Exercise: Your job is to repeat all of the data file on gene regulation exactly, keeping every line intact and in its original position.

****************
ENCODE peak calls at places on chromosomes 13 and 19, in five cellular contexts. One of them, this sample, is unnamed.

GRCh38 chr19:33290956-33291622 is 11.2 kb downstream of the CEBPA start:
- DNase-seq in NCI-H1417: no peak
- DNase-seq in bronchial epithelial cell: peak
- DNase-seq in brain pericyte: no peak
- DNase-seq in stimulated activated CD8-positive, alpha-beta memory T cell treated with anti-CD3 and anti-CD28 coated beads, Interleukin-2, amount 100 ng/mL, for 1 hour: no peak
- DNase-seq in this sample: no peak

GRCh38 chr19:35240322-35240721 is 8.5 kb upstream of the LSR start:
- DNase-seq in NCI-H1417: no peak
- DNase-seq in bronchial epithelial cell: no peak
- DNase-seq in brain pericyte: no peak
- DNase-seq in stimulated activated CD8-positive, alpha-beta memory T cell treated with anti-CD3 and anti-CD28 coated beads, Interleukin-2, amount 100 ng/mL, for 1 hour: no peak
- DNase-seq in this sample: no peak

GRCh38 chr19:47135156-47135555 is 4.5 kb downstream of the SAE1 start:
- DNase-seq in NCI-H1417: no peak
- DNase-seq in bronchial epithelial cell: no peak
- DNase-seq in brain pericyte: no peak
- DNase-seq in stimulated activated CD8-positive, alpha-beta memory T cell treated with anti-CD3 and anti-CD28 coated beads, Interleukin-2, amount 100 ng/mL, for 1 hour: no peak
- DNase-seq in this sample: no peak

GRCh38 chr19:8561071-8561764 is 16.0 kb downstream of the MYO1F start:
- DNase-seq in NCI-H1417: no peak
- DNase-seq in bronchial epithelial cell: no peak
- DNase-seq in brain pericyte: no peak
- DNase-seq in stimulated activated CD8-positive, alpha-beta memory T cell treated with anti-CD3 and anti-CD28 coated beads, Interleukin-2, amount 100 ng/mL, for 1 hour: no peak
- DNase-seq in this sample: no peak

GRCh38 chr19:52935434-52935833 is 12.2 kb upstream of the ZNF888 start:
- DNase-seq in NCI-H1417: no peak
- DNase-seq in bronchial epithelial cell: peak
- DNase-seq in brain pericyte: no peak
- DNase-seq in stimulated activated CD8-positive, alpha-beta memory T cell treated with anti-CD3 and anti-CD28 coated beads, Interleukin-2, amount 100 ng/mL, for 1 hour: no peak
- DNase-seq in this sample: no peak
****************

ENCODE peak calls at places on chromosomes 13 and 19, in five cellular contexts. One of them, this sample, is unnamed.

GRCh38 chr19:33290956-33291622 is 11.2 kb downstream of the CEBPA start:
- DNase-seq in NCI-H1417: no peak
- DNase-seq in bronchial epithelial cell: peak
- DNase-seq in brain pericyte: no peak
- DNase-seq in stimulated activated CD8-positive, alpha-beta memory T cell treated with anti-CD3 and anti-CD28 coated beads, Interleukin-2, amount 100 ng/mL, for 1 hour: no peak
- DNase-seq in this sample: no peak

GRCh38 chr19:35240322-35240721 is 8.5 kb upstream of the LSR start:
- DNase-seq in NCI-H1417: no peak
- DNase-seq in bronchial epithelial cell: no peak
- DNase-seq in brain pericyte: no peak
- DNase-seq in stimulated activated CD8-positive, alpha-beta memory T cell treated with anti-CD3 and anti-CD28 coated beads, Interleukin-2, amount 100 ng/mL, for 1 hour: no peak
- DNase-seq in this sample: no peak

GRCh38 chr19:47135156-47135555 is 4.5 kb downstream of the SAE1 start:
- DNase-seq in NCI-H1417: no peak
- DNase-seq in bronchial epithelial cell: no peak
- DNase-seq in brain pericyte: no peak
- DNase-seq in stimulated activated CD8-positive, alpha-beta memory T cell treated with anti-CD3 and anti-CD28 coated beads, Interleukin-2, amount 100 ng/mL, for 1 hour: no peak
- DNase-seq in this sample: no peak

GRCh38 chr19:8561071-8561764 is 16.0 kb downstream of the MYO1F start:
- DNase-seq in NCI-H1417: no peak
- DNase-seq in bronchial epithelial cell: no peak
- DNase-seq in brain pericyte: no peak
- DNase-seq in stimulated activated CD8-positive, alpha-beta memory T cell treated with anti-CD3 and anti-CD28 coated beads, Interleukin-2, amount 100 ng/mL, for 1 hour: no peak
- DNase-seq in this sample: no peak

GRCh38 chr19:52935434-52935833 is 12.2 kb upstream of the ZNF888 start:
- DNase-seq in NCI-H1417: no peak
- DNase-seq in bronchial epithelial cell: peak
- DNase-seq in brain pericyte: no peak
- DNase-seq in stimulated activated CD8-positive, alpha-beta memory T cell treated with anti-CD3 and anti-CD28 coated beads, Interleukin-2, amount 100 ng/mL, for 1 hour: no peak
- DNase-seq in this sample: no peak